Faculty of Arts and Humanities

Student Quotes

"To me, the value of the humanities in general, and philosophy in particular, is not found in any specific discovery, but rather in the critical and studied way in which someone educated in the humanities engages with others. Those educated in the liberal arts are aware of the narrative they are a part of, are conscious of how that narrative intersects with the narratives of others, and I think this leads to humility about their opinions, and a willingness to engage in discussion with those who hold differing views." - David Isaac, Philosophy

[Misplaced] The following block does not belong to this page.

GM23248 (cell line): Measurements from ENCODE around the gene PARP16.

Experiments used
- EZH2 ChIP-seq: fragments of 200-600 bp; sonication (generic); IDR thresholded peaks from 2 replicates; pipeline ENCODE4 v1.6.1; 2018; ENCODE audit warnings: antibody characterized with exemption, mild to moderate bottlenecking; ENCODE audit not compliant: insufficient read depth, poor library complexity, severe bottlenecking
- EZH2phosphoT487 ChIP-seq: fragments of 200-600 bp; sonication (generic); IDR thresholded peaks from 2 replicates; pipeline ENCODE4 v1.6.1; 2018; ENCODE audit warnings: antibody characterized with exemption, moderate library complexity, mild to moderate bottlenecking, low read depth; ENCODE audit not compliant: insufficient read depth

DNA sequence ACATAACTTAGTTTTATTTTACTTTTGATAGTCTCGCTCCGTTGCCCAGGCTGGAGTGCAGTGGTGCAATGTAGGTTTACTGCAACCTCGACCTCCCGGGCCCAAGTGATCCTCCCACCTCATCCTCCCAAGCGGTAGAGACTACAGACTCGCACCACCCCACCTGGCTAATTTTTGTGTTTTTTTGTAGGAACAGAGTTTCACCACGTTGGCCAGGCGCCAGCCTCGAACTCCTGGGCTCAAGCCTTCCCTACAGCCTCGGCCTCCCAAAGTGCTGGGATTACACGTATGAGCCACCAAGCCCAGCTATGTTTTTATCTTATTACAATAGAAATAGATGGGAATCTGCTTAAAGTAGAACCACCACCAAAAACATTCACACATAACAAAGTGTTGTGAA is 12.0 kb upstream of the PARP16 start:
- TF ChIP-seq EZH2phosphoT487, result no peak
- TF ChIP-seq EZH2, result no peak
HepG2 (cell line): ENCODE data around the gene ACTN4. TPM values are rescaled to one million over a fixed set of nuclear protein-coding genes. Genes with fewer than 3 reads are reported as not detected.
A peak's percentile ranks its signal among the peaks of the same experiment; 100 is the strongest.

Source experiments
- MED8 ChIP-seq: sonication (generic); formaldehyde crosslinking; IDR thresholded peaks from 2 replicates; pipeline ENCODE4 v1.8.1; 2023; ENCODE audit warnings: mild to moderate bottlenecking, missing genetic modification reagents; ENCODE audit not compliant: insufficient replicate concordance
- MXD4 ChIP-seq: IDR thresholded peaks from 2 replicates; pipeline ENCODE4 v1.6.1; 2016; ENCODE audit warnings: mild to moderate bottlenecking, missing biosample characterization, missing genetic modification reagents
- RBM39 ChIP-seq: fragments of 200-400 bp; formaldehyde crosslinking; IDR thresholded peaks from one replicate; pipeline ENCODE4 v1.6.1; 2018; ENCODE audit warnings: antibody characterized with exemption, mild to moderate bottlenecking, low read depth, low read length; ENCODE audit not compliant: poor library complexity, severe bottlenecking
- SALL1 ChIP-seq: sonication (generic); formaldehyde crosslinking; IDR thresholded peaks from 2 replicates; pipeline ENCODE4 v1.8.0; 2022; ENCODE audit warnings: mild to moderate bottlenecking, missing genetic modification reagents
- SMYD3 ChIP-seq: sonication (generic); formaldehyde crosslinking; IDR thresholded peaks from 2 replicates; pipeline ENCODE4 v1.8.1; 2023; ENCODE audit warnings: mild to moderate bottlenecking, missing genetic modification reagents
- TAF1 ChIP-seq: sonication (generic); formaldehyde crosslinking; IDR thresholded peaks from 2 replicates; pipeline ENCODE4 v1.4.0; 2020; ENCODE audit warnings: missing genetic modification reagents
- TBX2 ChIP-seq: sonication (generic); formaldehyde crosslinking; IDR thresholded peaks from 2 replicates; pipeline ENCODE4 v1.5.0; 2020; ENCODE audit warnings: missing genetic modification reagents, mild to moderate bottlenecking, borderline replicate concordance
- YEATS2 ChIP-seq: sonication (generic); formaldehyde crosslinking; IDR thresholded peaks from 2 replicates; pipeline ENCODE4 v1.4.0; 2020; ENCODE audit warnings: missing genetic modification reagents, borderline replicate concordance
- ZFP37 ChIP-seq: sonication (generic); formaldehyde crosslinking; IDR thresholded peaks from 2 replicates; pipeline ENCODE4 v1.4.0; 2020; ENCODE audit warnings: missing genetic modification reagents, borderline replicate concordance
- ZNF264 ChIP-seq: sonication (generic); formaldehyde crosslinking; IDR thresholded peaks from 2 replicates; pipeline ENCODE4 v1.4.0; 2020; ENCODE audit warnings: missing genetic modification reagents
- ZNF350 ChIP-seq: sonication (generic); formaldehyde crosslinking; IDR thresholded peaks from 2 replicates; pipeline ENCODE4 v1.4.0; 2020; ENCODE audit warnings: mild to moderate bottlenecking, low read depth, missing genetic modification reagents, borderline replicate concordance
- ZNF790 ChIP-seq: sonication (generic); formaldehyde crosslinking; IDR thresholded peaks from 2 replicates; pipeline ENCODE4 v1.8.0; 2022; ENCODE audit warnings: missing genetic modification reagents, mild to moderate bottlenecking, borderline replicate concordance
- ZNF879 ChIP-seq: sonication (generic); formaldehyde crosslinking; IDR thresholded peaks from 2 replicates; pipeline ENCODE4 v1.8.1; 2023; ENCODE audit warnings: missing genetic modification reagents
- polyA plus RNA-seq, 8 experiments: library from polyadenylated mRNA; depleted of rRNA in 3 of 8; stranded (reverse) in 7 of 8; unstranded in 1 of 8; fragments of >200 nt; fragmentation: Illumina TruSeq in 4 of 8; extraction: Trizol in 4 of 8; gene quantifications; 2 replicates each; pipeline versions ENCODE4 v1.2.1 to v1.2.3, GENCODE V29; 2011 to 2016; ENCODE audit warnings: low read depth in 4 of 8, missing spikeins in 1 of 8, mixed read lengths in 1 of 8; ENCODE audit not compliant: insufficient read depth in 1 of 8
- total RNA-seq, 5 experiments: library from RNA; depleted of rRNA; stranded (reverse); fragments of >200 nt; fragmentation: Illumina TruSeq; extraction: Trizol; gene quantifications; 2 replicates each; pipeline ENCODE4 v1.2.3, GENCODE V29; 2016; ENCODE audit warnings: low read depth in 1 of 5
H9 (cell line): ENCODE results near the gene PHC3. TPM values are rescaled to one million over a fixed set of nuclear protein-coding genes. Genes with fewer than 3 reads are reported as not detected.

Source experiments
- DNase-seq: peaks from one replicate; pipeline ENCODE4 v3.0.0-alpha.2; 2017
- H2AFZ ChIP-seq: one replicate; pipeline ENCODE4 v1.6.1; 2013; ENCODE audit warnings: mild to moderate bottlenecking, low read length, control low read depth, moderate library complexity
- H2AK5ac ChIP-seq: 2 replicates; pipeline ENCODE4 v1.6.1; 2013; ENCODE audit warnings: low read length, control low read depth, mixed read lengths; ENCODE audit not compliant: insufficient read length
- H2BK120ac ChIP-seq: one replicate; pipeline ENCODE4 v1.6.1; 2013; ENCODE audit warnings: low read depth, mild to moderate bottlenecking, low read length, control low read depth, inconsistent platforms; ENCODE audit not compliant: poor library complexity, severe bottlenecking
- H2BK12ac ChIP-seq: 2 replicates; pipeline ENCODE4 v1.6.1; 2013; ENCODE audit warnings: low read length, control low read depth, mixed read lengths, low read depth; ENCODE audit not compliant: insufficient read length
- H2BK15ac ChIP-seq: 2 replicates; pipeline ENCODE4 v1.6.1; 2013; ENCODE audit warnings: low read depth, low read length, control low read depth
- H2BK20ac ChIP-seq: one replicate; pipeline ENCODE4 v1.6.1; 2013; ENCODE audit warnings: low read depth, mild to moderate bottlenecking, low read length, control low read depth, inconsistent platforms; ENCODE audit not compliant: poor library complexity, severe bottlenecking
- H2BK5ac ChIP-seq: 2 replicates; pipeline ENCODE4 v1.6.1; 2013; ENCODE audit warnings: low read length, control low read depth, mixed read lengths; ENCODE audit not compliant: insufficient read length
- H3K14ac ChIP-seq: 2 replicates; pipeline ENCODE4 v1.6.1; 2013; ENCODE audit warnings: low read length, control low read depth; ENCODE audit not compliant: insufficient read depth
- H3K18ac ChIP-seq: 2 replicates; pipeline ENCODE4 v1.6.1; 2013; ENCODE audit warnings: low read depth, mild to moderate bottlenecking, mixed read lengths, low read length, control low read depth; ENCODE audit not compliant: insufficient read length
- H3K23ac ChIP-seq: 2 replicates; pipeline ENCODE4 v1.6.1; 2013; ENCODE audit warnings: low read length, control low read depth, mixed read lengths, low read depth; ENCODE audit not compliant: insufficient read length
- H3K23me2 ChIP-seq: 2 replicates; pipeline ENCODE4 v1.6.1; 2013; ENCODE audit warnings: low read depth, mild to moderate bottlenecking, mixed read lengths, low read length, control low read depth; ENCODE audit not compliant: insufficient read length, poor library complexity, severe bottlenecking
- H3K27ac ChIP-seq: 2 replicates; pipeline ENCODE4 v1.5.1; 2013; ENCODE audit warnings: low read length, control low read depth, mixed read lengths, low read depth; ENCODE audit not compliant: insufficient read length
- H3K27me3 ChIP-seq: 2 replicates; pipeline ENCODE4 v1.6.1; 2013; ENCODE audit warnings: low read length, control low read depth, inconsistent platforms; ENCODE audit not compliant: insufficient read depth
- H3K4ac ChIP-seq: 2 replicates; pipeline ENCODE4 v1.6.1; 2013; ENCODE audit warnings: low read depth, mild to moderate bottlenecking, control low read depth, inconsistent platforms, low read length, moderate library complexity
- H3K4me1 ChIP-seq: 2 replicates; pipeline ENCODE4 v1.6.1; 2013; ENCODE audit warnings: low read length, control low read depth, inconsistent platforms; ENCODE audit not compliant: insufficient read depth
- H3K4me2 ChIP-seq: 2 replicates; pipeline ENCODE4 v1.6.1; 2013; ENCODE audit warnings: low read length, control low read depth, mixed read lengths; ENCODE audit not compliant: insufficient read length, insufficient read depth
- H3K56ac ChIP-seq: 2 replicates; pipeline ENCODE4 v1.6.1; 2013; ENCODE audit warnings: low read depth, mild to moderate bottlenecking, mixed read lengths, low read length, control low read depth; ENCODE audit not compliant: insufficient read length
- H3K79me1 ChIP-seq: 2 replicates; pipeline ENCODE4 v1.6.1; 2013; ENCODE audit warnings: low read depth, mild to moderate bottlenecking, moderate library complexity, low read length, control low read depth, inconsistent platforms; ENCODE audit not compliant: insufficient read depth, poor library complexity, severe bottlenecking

"Undoubtedly, the best part of Comparative Literature is the diversity of courses offered. Not only do some courses analyse a specific time period such as the Baroque, Medieval, or Romantic periods but several courses cover very specific topics such as Utopias, German Fairy Tales and Homophobic Discourses. Each of these courses challenges you to rethink your perceptions of yourself and the world around you and generates a sense of global understanding. But why is all of this relevant? Because it’s tough to understand a culture that we weren’t born into or didn’t grow up in. Although the internet is connecting us in ways in which we were unable to connect before, we all live in very distinct and separate cultures and the one error we tend to make is analysing an issue of a different culture from the perspective of the culture and time we are inherently familiar with. A good example of this would be the homophobic laws legislated in Russia over the past year. Many people have reacted to them as if they were just legislated in Canada where LGBT rights have come very far over the past 20 years. What many fail to do is take an introspective look into Russian culture to understand their perceptions of sexuality, public displays of affection, and so forth which brings forth a misunderstanding of why and how these laws came into existence. Unfortunately, this tends to lead to slight over-reactions and the impression that these laws are much worse than they actually are. Studying Comparative Literature gives you the tools to demystify issues like these, and it enables you to observe them from a perspective that is culturally relevant."- Kaitlyn Purvis, Comparative Literature